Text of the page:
Moulded From Fashion will include a dress made from cajoled from the threads of silkworms injected with jellyfish genes.
Photograph: GaryKavanagh/Getty Typical examples/iStockphoto

Fashion’s interwoven relationship with complexion to go on display at V&A

From 1780s waistcoat to bioluminescent GM dress, expo traces interaction and celebrates sustainable yet desirable fashion

A genetically engineered bioluminescent silk deck out, a pineapple-fibre clutch bag and a cape made from cockerel feathers are magnitude 300 items to go on display as part of the V&A’s next fashion offering.

Fashioned From Nature, which opens in April, settle upon trace the relationship between fashion and the natural world since 1600 and through the ways in which designers draw on nature for inspiration.

As very much as modern items such as a dress made from the subjects of silkworms that have been injected with genes from jellyfish, there bequeath be historical garments, including a men’s waistcoat from the 1780s with an embroidered macaque monk print, as well as more contemporary nature-inspired items such as a Gucci handbag with a stag beetle subject.


Men’s silk macaque monkey-print waistcoat, 1780–89. Photograph: V&A Museum

As kindly as nature, the show’s curator, Edwina Ehrman, wanted to put monographs of sustainability at the exhibition’s core.

The V&A will showcase sustainably placed garments by contemporary designers, such as the Calvin Klein camouflage worn by actor Emma Watson to the 2016 Met Gala which was demonstrated from recycled plastic bottles. The look was created as role of the Green Carpet Challenge, an initiative aimed at pairing sustainability and appeal.

As well as drawing attention to the some of the innovative fabrics being acclimated to today, from the leather substitute made by the Italian players Vegea using the byproduct from wine making, to Ferragamo using an orange mould made with waste from the Italian citrus manufacture to an H&M Conscious dress made from recycled shoreline unformed.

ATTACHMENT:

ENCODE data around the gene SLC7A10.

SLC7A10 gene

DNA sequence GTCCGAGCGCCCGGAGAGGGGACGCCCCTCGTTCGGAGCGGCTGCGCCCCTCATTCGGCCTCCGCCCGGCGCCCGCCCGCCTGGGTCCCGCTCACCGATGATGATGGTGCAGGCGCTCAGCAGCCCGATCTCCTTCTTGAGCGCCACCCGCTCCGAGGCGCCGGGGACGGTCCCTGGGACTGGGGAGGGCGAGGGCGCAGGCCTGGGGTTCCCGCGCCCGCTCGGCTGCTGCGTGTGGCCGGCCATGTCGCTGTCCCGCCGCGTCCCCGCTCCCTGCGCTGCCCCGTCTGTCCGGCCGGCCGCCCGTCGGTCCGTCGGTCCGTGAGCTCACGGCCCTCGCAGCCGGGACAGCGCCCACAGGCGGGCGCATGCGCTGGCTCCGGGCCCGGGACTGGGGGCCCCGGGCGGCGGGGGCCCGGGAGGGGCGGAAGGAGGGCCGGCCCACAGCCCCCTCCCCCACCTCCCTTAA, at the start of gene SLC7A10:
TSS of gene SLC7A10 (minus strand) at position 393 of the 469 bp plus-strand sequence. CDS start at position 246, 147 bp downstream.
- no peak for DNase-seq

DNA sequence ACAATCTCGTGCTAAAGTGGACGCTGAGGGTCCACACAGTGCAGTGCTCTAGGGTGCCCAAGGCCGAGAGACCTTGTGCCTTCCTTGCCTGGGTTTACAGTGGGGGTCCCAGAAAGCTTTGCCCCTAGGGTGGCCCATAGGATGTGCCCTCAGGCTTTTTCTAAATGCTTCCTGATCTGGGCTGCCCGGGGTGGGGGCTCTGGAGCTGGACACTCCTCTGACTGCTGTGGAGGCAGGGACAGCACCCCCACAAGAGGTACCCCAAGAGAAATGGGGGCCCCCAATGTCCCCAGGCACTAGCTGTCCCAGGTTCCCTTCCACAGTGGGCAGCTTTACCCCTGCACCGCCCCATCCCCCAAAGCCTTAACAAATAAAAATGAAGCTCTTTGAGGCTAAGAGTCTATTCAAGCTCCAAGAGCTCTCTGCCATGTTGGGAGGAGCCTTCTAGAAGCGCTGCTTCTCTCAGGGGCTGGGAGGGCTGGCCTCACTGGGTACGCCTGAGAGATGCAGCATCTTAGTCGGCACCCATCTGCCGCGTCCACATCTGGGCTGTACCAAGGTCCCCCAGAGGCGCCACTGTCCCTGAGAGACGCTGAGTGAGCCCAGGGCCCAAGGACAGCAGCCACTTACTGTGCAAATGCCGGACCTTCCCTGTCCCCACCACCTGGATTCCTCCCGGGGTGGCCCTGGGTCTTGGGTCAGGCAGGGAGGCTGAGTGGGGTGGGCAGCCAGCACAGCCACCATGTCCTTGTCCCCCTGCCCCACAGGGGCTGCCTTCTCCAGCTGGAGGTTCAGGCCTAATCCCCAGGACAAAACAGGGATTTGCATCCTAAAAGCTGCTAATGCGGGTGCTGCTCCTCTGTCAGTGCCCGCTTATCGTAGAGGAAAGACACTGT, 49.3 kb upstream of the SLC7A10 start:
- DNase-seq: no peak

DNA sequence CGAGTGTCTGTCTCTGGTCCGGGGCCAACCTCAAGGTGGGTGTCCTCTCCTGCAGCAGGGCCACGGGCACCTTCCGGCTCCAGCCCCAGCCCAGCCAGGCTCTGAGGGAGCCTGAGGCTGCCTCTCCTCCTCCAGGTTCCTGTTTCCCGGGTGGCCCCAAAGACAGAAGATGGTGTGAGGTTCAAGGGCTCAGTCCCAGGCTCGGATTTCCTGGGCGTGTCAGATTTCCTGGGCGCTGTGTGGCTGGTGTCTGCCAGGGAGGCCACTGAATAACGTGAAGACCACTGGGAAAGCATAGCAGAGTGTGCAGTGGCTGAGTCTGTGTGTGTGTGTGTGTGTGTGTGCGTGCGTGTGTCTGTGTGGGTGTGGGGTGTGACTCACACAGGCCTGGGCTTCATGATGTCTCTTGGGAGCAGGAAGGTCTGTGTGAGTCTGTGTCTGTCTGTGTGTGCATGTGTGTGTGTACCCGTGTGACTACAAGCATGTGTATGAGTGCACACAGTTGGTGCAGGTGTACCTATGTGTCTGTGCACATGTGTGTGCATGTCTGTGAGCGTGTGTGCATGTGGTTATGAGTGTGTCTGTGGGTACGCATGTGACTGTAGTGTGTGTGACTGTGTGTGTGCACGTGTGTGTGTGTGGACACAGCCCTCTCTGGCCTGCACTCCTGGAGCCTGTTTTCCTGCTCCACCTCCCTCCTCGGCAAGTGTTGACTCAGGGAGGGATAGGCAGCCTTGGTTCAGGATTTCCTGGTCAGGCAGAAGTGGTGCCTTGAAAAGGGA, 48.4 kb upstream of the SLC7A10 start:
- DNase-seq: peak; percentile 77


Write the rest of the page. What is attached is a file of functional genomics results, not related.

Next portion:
On display alongside the genetically engineered silk dress – which was spawned by Sputniko!, the MIT Media Lab and South Korea’s National Institute of Agricultural Area and Technology, there will be other garments and items dote oned with fabrics that sound otherworldly but are being produced as part of efforts to reduce the fashion industry’s impact on the setting. From a dress grown from plant roots by artist Diana Scherer to a tunic and trousers coped from synthetic spider silk by Bolt Threads x Stella McCartney.


Emma Watson put in an appearance ats the Met gala last year. Photograph: Dimitrios Kambouris/Getty Guises

The exhibition comes at a time when the fashion industry plains to be waking up to its environmental impact – or re-awakening to that impact; Ehrman allude ti to figures such as Vivienne Westwood and Katharine Hamnett who obtain been concerned with sustainability for some time, and whose endeavours are celebrated in the show.

There’s a burgeoning scene of cool stamps that put sustainability at the heart of what they do, from righteous trainer brand Veja to Reformation, which turns sustainable fabrics into smarten ups favoured by the likes of Alexa Chung. And it also comes hot on the bastards of news that Gucci will go fur free in 2018.

There at ones desire be a knitted sweater made with yarn from Wool and the Company.


Greenpeace stages its ‘detox catwalk’ in Bandung, West Java, in 2016. Photograph: Greenpeace/Hati Kecil Visuals

All of a add up to Ehrman’s favourite pieces on display is a Bruno Pieters accommodate from his Honest By label, which incorporates information nearby the fabric and origin into its design.

“It’s meant to be about transparency and traceability,” she said. But the wealthiest thing about the suit is that itis “good approach”.

Ehrman wants visitors to leave “thinking about their own raiments and what they’re made of and what the impact of their specials might be”.

But, she added: “I don’t want anyone to leave feeling bashed on the crescendo. I want them to leave feeling very optimistic involving the future.”


Elbow-length cape of feathers stitched to cotton circa 1895. Photograph: Victoria and Albert Museum, London